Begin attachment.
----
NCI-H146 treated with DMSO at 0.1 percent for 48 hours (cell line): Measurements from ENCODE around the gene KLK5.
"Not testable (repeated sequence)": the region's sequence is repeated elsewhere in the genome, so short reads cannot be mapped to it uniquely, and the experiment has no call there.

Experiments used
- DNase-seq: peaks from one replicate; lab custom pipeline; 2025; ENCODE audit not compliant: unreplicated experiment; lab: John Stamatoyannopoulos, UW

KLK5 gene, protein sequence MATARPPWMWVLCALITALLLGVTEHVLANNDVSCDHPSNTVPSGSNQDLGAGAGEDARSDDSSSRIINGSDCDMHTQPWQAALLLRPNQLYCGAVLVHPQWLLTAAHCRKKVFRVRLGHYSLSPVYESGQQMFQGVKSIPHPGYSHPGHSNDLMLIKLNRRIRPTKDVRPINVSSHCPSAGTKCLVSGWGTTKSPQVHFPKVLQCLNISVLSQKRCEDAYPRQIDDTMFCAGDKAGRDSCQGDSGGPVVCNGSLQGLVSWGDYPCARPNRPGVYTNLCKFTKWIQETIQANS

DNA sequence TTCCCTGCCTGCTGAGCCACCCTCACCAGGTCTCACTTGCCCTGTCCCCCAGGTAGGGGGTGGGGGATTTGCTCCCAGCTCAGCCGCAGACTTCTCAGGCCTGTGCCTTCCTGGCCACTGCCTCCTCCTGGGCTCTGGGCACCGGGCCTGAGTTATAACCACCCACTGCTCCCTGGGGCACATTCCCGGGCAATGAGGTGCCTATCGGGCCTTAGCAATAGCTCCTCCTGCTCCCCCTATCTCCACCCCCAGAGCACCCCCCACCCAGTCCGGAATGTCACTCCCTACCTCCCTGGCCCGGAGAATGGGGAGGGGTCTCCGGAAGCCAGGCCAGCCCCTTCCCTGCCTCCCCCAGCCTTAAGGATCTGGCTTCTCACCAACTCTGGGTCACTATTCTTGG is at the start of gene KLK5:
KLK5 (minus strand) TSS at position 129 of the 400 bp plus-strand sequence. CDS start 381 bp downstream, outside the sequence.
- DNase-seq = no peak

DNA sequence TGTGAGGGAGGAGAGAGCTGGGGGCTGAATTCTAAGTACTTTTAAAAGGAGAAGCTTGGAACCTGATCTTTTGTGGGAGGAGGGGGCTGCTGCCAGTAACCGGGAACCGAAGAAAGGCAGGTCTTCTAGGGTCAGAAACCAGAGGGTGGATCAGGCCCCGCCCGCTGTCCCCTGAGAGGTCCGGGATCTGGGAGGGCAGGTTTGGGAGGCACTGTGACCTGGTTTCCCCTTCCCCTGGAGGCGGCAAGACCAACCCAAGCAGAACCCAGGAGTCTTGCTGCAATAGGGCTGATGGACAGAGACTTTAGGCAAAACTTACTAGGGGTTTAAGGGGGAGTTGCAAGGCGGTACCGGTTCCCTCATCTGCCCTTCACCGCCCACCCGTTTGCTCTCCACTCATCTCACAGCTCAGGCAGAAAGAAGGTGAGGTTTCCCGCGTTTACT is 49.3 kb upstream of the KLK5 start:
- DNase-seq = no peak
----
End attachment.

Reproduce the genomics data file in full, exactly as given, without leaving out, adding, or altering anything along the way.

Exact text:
NCI-H146 treated with DMSO at 0.1 percent for 48 hours (cell line): Measurements from ENCODE around the gene KLK5.
"Not testable (repeated sequence)": the region's sequence is repeated elsewhere in the genome, so short reads cannot be mapped to it uniquely, and the experiment has no call there.

Experiments used
- DNase-seq: peaks from one replicate; lab custom pipeline; 2025; ENCODE audit not compliant: unreplicated experiment; lab: John Stamatoyannopoulos, UW

KLK5 gene, protein sequence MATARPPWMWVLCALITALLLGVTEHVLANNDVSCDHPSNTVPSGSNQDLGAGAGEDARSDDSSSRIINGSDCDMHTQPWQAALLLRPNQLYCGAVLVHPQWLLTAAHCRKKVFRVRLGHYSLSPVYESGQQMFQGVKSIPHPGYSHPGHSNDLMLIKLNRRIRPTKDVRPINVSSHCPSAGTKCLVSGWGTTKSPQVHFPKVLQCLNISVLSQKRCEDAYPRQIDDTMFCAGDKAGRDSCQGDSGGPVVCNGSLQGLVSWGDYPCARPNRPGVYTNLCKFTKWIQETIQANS

DNA sequence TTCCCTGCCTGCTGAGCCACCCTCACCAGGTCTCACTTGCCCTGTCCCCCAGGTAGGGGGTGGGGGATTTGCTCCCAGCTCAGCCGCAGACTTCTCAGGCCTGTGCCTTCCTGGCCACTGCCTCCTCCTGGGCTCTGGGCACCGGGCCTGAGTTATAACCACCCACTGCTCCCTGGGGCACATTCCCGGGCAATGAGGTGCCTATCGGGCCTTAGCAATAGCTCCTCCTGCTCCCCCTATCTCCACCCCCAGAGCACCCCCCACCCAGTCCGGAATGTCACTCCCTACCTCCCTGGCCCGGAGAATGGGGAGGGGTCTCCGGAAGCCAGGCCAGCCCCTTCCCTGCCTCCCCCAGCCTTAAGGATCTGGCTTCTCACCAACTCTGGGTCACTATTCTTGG is at the start of gene KLK5:
KLK5 (minus strand) TSS at position 129 of the 400 bp plus-strand sequence. CDS start 381 bp downstream, outside the sequence.
- DNase-seq = no peak

DNA sequence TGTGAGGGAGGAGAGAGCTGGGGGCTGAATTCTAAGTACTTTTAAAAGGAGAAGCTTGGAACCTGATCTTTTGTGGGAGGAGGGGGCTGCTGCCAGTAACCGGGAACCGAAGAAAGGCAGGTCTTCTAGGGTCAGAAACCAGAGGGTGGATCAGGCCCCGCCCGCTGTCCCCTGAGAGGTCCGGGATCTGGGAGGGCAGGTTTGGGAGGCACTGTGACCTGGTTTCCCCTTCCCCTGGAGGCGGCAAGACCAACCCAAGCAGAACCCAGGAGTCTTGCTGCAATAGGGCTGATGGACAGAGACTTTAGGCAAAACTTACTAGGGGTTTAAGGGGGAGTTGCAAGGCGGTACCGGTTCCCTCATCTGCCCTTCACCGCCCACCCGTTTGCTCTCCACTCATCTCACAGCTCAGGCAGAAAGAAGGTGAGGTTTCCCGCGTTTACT is 49.3 kb upstream of the KLK5 start:
- DNase-seq = no peak